Market braces itself for negative results as fund managers suggest company has performed badly in both local and international markets
The market is bracing itself for negative results from Vodafone, an expectation that has caused the group's shares to plummet to their lowest level in more than three years.
As at 12 April, Vodafone was trading at 109.5p, with the company expected to disclose key performance indicators on 25 April, ahead of its 2002 results on 28 May.
UK fund managers say the company is thought to have performed badly both in its international and local markets, and meeting market expectations for businesses in Germany, Spain, the UK and Japan is proving to be challenging.
Martin Cholwill, UK equity fund manager at Axa Investment Managers, said: 'The key performance indicators will give an idea of the subscriber numbers and the average revenue per subscriber.'
'We think the average revenue per subscriber is going to be modest on a year-on-year basis. Since there is negative expectation about the announcement Vodafone's best outcome will be if it can get a flat revenue per subscriber.'
Fund managers are also forecasting that the mobile business will recover more slowly than the global economy, which itself is only seeing weak returns.
NTT DoCoMo, one of the Vodafone's international competitors, has announced that it expects to add 30% fewer new customers this year compared with last year. Hugh Grieves, co-manager of SG Tech Fund, said: 'In the wireless market, the basic services might not take off as much as was originally thought.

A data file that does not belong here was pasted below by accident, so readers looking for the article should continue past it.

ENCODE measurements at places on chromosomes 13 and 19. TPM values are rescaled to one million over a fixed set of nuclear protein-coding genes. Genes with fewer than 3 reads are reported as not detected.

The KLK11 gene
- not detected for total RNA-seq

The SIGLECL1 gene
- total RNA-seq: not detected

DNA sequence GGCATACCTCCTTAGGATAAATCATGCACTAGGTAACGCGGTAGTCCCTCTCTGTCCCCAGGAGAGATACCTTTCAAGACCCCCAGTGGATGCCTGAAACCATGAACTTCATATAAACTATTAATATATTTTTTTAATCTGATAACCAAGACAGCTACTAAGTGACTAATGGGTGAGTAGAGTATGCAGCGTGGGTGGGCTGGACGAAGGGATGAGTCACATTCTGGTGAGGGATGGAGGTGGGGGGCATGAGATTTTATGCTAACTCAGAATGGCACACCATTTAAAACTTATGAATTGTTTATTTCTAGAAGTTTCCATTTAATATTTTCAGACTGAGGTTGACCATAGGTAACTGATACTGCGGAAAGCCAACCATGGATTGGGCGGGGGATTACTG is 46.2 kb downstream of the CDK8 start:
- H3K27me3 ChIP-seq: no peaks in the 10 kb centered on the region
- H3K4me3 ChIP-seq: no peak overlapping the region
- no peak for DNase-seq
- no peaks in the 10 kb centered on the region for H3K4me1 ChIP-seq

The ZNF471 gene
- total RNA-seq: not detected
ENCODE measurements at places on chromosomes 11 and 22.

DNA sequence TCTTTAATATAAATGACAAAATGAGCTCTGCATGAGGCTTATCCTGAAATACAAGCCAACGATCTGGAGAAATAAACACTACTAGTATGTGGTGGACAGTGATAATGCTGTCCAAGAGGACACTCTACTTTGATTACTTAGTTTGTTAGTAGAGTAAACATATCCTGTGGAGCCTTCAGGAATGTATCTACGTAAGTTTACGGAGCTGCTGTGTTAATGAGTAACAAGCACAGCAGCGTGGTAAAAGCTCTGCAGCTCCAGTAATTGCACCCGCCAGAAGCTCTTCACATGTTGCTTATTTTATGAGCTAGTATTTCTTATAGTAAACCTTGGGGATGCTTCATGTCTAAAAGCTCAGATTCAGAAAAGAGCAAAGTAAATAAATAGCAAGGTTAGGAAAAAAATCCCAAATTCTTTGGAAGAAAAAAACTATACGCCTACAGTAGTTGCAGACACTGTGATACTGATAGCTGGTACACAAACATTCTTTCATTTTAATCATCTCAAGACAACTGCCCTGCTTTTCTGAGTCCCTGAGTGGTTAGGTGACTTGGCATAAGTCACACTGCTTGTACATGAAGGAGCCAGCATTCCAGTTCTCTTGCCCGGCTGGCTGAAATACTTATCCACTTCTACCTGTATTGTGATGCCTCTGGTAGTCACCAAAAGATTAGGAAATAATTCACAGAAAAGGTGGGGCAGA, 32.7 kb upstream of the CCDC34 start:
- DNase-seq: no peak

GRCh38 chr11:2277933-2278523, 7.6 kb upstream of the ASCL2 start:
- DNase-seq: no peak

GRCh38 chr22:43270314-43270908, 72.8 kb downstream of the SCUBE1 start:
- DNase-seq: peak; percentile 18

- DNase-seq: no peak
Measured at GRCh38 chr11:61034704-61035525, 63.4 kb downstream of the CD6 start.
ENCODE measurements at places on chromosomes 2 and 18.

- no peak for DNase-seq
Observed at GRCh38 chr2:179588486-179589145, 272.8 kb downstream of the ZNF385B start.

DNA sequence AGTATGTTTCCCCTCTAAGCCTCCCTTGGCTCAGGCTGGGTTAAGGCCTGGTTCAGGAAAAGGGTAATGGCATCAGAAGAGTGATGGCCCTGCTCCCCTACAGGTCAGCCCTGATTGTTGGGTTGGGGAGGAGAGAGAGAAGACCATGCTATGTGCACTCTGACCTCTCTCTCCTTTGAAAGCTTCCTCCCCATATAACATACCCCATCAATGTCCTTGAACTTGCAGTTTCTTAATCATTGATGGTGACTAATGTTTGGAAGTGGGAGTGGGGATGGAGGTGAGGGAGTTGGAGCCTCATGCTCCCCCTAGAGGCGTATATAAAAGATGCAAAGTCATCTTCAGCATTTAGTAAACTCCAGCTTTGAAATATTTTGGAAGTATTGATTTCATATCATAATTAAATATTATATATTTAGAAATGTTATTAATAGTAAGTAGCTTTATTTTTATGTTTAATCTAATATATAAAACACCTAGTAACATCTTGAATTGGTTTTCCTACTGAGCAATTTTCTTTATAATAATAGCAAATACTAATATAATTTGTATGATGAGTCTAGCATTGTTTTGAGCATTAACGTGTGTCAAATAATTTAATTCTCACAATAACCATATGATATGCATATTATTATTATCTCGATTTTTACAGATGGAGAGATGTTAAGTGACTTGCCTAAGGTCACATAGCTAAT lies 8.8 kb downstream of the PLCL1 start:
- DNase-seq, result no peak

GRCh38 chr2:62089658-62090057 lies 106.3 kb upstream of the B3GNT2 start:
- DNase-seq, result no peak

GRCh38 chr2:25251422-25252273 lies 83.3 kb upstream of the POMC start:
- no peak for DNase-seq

'The international market is a saturated one, while the European market is moving towards consolidation. Players can only grow by selling better services and at the moment the technology for generating these services has only recently been developed.'
Vodafone, however, has been pushing to provide better services to stay ahead of the market. It recently invested a further £6bn on top of the £3bn already invested on third generation (3G) licenses, according to Grieves.
'Services are limited to how fast they can process data,' explained Grieves. 'WAP has not been a big success because it was a slow service, but 3G has a higher rate of processing data.
'However, the mobile phone industry is not good at spotting what consumers want ' for example, it failed to market the text message service properly.'
Last year, Vodafone made a before tax loss of £9.76bn and is expected to make a more pronounced one this year owing to the $14bn asset write down it will have to make relating to its past acquisitions, including the German mobile company, Mannesmann.
The need to write down the value of these assets has been created by the bursting of the bubble in the telecoms and technology markets, which has led to the value of these businesses dropping significantly.
Vodafone Group provides mobile telecoms services. The company supplies customers with digital and analogue cellular telephone, paging and mobile data and internet services. Through a 50% joint venture with VivendiNet, the group operates the ˜VIZZAVI' brand internet portal company in Europe. Vodafone also has a 45% interest in Verizon Wireless.
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